If you’ve been following Noelle Stevenson since the tumblr days and the Broship of the Ring, then this book will be like a walk through memory lane with a selection of comics/doodles/etc from those times. And the summary posts of her year that she had on her blog. Which may make this book feel a bit too familiar and maybe not that surprising/new.
However, for me, despite being one of those from way back then, I enjoyed it a lot. It was a refresher of whereshe was (and a reminder of her age and what she’s done so far), but it was also, a reminder of my own ghosts, successes and battles. Because in some ways I had similar things happen to me, grand things and then that fear of “will this be the last grand thing because I have used all the grand-thing-points alloted to me during this lifetime already?”. She is way better at wording this and even illustrating.
And it is a memoir of where she was before she realised a lot of her identity, but also, as her career in art got a massive kickstart and also what pushed her to find the way into it.
Reading it was fun and when I finished it (it was relatively fast since it’s art and short posts on how her year had gone and what was accomplished/not done/etc), I felt inspired to draw, to put some of my own experiences to paper. And at the same time I wanted to give her a hug. And maybe just sit down and talk because I have similar fears, I have had similar fears.
Afterwards, I even had a deep conversation with my husband pondering if I had done the most amazing thing I could’ve done already and how I felt I may have wasted that chance because life happened and well, I am relatively happy where I am, but I am doing less amazing stuff now than I was 5-10 years ago. I won’t go all into it but it was an interesting talk, and I can only recommend reading this book. Or if not the memoir, maybe give Nimona a go?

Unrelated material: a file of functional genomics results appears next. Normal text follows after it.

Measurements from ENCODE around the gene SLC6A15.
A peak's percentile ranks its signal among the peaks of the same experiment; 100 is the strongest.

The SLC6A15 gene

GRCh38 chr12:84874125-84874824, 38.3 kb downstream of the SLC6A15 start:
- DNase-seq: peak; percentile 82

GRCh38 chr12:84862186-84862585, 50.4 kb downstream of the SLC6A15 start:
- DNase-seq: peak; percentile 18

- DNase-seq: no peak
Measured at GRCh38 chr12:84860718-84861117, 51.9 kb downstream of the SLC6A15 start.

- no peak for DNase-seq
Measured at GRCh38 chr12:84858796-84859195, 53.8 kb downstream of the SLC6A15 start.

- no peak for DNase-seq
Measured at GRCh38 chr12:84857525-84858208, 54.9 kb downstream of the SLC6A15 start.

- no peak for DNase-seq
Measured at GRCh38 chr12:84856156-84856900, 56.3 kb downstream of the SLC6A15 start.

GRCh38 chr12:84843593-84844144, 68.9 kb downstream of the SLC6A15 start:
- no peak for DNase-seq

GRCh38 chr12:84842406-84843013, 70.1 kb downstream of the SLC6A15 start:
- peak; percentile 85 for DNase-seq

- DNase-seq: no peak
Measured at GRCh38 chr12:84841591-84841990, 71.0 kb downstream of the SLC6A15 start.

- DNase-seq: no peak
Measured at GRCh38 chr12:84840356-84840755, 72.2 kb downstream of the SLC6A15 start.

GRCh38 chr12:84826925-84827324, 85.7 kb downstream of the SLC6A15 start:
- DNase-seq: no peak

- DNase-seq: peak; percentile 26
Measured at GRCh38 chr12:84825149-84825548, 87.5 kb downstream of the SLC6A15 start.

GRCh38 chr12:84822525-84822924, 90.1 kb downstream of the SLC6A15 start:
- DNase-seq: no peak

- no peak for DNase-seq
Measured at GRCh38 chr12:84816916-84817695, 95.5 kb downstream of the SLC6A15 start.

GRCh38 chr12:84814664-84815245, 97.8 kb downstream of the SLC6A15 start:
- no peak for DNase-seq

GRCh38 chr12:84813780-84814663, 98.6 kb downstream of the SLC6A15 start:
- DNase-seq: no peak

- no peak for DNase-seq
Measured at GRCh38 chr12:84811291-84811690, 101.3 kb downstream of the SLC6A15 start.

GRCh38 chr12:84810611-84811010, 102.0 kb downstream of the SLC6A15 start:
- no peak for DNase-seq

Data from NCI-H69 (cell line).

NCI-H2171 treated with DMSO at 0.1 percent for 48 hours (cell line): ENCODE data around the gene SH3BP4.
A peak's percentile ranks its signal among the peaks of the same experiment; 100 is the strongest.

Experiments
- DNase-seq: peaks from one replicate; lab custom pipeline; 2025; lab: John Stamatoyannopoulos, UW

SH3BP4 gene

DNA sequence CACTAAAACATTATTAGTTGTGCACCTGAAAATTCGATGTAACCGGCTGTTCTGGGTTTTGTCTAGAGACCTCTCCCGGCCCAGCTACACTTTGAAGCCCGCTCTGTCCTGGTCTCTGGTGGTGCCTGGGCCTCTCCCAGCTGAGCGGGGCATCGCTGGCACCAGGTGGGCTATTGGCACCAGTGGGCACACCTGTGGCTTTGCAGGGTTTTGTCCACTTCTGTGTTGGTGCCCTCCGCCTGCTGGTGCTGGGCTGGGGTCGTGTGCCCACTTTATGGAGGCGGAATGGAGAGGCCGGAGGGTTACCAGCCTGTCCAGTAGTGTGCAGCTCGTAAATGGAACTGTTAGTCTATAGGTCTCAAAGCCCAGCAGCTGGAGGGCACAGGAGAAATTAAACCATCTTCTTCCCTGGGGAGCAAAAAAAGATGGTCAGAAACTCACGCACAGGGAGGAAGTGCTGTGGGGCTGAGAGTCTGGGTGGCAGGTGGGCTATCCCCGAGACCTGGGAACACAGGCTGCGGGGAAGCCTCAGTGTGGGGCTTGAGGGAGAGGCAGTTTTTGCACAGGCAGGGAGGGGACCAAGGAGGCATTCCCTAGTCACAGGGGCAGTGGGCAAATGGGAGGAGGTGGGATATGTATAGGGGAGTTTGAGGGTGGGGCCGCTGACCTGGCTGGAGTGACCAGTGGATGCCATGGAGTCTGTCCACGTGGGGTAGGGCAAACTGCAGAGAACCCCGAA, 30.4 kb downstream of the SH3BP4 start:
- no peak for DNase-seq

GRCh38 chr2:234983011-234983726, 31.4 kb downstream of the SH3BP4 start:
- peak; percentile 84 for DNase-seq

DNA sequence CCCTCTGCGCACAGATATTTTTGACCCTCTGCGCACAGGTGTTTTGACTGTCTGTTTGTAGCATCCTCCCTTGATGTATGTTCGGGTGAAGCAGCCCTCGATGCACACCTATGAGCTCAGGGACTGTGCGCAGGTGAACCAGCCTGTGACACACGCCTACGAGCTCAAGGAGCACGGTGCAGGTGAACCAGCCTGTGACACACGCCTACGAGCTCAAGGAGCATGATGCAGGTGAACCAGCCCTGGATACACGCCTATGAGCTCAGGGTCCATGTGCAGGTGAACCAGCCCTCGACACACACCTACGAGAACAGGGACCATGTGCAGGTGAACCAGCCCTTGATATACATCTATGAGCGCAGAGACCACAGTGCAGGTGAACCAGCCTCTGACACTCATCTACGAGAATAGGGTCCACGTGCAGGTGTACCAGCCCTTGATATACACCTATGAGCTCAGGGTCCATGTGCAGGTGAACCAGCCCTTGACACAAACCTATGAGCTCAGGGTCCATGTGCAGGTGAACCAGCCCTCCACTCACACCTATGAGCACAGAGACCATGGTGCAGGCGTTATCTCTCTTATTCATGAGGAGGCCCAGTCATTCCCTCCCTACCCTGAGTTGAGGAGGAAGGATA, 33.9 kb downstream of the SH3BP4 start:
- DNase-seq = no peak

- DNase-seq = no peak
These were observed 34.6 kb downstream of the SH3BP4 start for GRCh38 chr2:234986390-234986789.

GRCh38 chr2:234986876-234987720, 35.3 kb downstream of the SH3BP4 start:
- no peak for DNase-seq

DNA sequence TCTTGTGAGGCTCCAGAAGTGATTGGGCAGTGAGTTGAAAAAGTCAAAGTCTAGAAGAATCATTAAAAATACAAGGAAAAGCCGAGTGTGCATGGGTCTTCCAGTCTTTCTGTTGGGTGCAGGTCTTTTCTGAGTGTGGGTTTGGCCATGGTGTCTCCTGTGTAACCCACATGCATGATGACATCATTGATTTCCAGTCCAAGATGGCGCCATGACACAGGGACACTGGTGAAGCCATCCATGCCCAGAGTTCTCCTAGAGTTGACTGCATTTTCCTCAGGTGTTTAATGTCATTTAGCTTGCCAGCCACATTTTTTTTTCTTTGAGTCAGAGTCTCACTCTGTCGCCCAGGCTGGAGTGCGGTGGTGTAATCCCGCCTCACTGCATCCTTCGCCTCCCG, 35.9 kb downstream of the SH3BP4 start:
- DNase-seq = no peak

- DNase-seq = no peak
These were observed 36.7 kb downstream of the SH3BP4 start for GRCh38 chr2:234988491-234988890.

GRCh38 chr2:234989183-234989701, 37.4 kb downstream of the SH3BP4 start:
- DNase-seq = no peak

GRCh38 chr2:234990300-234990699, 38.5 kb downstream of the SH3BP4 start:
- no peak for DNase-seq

I don’t usually read books that cross into “scary” land because I am not big on horror. But I like Premee and her twitter, and the fact that Johnny (one of the main characters) is a young female “genius” sold me to it.
One of the strengths of the book is setting the mood and the progression of the story. We start with a very “normal” (or as normal as having a genius world saving best friend can be) part of the story and Nick trying his best to figure out what comes next as Johnny goes further away and is less and less around due to all the amazing discoveries and inventions she is making, while he is the one working a bakery job to help his family.
Almost immediately I had a lot of things I wanted to quote as Johnny talks about how it is to be female, young and a scientist and have to compete against the established older male scientists. I don’t talk a lot about what I used to do for work and what I do now, but I used to be very similar to Johnny (sans the Ancient Ones). I was the one everyone expected great things. Had a big research career before I even graduated university. Doing big things, and everyone expecting great things… in Johnny’s words “everything”. So it was easy for me to engage with this book and to feel it to heart. Which made the scary a little less scary and more like “oh, that is scary but kinda interesting”.
Another strength is the relationship between Johnny and Nick. They are friends, but could they be more, and how can you keep a relationship (of whatever kind, friends or more) when the people in it are so different and understand each other’s challenges so little? Nick struggles to understand how despite Johnny being white and a genius, she still has barriers men wouldn’t have. And at the same time, Johnny fails to see what being brown and not being rich does to Nick. There are moments were they are as close as close can be and then you realise that at the same time ther eis this big chasm between them. It was masterfully done and it is proof of the craft that Premee can write an apocalypse/end of the world horror and at the same time have this intense view of a relationship as it moves and tries to define itself into adulthood.
Gosh, the Ancient Ones in themselves and the whole part of the plot that goes around it kept getting more and more interesting. The connections between cataclysms and ends of civilizations was also a bonus point for my history focused heart and just seeing all the little hints about geeky or nerdy stuff kept me smiling despite also being scared and worrying about the fate of the world and about Johnny and Nick.
And those last few chapters, well, that was magnificent and sad and intense and a big relief. A lot of emotions to be felt throughout it, and I couldn’t help but side a little with both of them and not be sure what exactly I wanted to happen because it was so hard to think what would be the best outcome for everyone involved.